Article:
In the beginning, social media was a good thing. Sites like Facebook allowed netizens to commune with friends and family, absent the bonds of time and space. People could share anecdotes, photos and memories with one another, in some ways recreating the utility of a family or class reunion without the logistical headaches or potential awkwardness.
…but as time passed, this new “social” media became something else entirely. In many ways, it became anti-social. The cloak of internet anonymity allowed people to say things – in some cases, horrible things – that they would never have said to another person face-to-face.
A recent University of Pittsburgh study found a disturbing correlation between social media usage and depression. As reported by WBUR, the findings present a pretty bleak picture of “social” interaction online:
The researchers found that negative experiences on social media were “strongly and directly related” to increased symptoms of depression, as expected. However, positive experiences were not significantly protective against depression.
For every 10 percent increase in reported negative experiences on social media, there was a 20 percent jump in a student’s odds of reporting depressive symptoms.
Yet for every 10 percent increase in positive experiences, the odds of reporting depressive symptoms fell by just 4 percent, which was not statistically significant.
The researchers touched on a variety of issues that might be tangled up in this possible connection, including the “fear of missing out” on the carefree lifestyles depicted via sites like Instagram. But instances of cyber-bullying and “trolling” have become commonplace enough to become a part of the common parlance – consider that the second definition of the world “troll” as a verb is, “a person who intentionally antagonizes others online by posting inflammatory, irrelevant, or offensive comments or other disruptive content.”
That definition didn’t exist more than a few years ago.
Don’t Feed The Trolls
I’ve had more than one experience with “trolls” online, but a Facebook discussion that went off the rails this weekend has me thinking about the lost art of discourse and persuasion in the modern era. The gist of the situation is that I posted what I thought was an innocuous observation – that my Canadian and European clients have much more family-friendly maternity/paternity leave policies than we do here in the States, and that maybe if we’re really serious as a country about family values, we should reevaluate our policies on family leave.
Three comments after my post, an older professional acquaintance launched into what can only be described as a rant that hit the trifecta of mocking me for the post, thanking God for President Trump and bashing President Obama (I mention the last two points because they had absolutely nothing to do with what I assumed was a non-partisan observation on my part).
A second professional acquaintance took a similar tack, attacking me personally (suggesting I should “move to Europe” if I liked it so much) and lambasting those who chimed in with their own observations as “typical liberals” and so on.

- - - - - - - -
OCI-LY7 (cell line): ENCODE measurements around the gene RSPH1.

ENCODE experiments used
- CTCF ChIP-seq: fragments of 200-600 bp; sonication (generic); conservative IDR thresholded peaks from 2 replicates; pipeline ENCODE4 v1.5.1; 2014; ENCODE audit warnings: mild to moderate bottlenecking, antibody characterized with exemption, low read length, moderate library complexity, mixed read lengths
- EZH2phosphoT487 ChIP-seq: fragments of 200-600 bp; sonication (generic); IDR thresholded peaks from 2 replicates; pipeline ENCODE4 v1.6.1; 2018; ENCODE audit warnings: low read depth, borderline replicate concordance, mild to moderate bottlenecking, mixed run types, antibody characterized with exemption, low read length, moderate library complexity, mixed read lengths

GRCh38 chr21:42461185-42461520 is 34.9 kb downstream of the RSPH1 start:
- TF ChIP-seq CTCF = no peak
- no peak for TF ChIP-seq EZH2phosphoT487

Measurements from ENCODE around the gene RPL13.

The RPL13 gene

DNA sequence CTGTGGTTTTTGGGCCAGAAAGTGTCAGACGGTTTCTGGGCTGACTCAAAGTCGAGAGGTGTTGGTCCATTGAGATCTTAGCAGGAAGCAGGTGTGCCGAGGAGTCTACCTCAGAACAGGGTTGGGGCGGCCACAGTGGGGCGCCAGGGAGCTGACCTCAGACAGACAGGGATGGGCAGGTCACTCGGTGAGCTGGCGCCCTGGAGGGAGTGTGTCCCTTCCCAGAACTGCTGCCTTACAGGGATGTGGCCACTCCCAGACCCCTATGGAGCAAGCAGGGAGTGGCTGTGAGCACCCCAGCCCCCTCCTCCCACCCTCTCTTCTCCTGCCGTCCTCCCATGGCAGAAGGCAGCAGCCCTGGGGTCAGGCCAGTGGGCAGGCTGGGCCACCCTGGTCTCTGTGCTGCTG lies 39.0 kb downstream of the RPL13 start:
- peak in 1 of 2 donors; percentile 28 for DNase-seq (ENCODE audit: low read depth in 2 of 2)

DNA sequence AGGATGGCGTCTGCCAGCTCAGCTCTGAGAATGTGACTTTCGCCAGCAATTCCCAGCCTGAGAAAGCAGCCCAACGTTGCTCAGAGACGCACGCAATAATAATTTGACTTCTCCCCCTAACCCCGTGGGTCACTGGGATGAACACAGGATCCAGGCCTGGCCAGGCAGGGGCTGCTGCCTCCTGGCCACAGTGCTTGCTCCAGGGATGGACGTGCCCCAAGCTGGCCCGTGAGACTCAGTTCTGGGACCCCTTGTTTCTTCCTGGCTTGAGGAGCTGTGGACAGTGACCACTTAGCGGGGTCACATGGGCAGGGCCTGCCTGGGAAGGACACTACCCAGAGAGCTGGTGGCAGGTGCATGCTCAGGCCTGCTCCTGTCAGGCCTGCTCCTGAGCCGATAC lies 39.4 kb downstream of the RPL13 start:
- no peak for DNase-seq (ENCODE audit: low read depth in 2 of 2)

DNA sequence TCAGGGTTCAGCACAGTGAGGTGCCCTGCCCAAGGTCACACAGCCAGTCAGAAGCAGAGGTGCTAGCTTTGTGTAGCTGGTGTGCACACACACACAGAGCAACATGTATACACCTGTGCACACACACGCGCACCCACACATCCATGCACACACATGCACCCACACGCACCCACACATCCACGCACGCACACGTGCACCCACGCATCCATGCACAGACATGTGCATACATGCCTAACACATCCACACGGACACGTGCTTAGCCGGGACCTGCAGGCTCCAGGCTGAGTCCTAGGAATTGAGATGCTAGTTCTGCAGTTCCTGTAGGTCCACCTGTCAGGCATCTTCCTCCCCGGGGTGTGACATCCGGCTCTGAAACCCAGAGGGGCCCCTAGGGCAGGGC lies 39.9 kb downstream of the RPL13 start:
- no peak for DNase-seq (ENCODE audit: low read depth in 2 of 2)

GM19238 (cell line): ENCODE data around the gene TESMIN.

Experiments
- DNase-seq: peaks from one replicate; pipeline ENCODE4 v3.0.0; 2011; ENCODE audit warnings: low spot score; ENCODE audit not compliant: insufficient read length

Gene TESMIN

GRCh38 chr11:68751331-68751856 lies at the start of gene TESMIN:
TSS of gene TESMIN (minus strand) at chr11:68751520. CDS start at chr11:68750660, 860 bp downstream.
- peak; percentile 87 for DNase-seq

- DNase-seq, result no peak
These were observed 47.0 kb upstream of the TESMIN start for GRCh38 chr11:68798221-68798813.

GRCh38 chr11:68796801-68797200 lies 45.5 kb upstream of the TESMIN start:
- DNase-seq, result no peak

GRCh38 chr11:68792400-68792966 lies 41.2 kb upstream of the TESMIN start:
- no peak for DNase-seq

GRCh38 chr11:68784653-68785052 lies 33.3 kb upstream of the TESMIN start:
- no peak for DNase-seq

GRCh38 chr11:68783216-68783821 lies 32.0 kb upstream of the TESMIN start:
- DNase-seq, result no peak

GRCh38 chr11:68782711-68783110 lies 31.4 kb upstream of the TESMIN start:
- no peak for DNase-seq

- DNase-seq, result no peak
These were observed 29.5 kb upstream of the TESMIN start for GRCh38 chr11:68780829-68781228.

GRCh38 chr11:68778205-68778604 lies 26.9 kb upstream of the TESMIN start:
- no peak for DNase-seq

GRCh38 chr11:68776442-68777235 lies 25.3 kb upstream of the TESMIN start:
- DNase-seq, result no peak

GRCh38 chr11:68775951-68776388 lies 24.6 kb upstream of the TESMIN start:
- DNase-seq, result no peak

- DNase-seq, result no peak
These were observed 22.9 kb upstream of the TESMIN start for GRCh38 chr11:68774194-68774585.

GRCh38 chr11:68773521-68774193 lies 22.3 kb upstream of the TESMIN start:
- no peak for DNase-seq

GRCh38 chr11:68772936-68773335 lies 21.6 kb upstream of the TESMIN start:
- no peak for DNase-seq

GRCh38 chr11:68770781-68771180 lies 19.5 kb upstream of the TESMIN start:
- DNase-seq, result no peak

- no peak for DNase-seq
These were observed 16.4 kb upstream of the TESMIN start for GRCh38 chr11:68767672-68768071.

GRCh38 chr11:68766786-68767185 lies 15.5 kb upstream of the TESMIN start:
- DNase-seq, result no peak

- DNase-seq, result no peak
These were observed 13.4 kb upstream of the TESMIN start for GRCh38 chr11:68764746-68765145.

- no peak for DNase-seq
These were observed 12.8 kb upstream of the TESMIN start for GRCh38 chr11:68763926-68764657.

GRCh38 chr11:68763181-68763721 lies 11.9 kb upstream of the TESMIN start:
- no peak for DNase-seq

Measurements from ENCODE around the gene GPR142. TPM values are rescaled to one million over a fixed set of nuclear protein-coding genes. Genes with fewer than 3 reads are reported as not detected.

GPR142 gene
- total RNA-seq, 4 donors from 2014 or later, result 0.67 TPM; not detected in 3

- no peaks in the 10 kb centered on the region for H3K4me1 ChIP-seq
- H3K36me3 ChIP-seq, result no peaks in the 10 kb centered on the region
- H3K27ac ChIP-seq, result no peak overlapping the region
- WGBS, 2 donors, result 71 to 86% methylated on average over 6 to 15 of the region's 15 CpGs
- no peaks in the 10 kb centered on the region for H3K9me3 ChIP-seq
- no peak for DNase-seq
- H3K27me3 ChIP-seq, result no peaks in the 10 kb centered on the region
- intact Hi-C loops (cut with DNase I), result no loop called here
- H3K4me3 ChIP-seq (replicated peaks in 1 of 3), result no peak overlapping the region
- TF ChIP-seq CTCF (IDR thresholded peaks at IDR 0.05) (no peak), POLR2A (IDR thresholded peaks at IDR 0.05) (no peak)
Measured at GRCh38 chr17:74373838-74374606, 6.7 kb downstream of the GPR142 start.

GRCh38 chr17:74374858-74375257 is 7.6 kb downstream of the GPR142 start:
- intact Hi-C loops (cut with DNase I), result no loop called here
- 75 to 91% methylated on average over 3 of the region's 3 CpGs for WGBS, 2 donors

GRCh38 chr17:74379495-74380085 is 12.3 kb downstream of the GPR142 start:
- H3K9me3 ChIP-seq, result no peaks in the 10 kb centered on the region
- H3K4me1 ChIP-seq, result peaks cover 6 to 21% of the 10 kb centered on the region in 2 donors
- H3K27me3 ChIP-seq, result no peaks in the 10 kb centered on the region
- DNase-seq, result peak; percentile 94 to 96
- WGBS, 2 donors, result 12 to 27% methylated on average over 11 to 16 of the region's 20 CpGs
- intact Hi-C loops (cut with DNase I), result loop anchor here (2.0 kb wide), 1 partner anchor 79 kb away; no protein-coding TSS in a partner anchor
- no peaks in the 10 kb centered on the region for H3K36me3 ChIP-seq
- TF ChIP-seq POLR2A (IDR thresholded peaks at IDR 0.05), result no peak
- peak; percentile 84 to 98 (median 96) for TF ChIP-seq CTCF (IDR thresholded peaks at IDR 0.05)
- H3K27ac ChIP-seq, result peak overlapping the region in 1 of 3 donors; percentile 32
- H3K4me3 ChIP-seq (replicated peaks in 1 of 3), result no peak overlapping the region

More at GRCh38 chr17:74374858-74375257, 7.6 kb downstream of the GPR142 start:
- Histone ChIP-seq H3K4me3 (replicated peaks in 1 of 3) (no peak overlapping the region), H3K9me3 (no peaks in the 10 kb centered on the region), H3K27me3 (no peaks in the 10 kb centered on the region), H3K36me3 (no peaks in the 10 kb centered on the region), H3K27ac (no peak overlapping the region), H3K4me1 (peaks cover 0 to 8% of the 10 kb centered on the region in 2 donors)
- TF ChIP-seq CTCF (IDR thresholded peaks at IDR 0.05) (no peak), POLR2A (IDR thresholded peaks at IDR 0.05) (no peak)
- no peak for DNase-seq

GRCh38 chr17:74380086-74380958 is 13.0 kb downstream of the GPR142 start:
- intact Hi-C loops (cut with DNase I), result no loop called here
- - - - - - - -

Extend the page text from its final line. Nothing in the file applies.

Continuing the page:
The sad reality is that most of the folks in this 80-comment pileup agree on at least half, if not 80%, of each other’s positions on a variety of policy positions and political issues. But two commenters took the approach that the issue of maternity leave is not only a political issue of grave importance, but that they should verbally attack anyone who disagreed with their stance on that issue.
So I pose to you the question: When was the last time anyone was convinced of an argument advanced by yelling and name-calling?
We both know the answer to that one. And yet the second question is as important: If we know that being a jerk online is not only ineffective but actually counterproductive, why do we fall into the trap of assuming that our way of thinking is not only the right way of thinking, but a way of thinking that we must defend by disrespectful words and tone in the online arena?
I’m reminded of the Dale Carnegie classic, How to Win Friends and Influence People. For those out there who would seek to persuade others, these lessons might be useful:
- Don’t criticize, condemn, or complain. By criticizing or condemning others, you’ve guaranteed they will not listen to you, or accept that you might have useful insights or informations.
- Show respect for the other person’s opinions. Most of us have more in common, at least in terms of our shared values, than we realize. By showing a modicum of respect to others, we invite them to return the courtesy.
- Try honestly to see things from the other person’s point of view. Stephen Covey said, “Seek First to Understand, Then to be Understood,” which is one of my favorite of his Seven Habits. The antagonists in my weekend Facebook experience had zero interest in understanding why young parents might have concerns over U.S. maternity/paternity leave policies.
Carnegie and Covey have several more pieces of relevant wisdom, and many of us could use a refresher course. I am certainly guilty of confusing a sharp word with wit, and have to remind myself that one draws more bees with honey than with vinegar.
…and setting aside Carnegie and Covey, I’ll turn to my favorite philosopher, my late Grandma Wilma, who on more than one occasion reminded me of this sage advice: “If you can’t say something nice, don’t say anything at all!”
Perhaps you’ll join me in recommitting to being a lot more sociable on social media. We can all use more friends, and fewer trolls.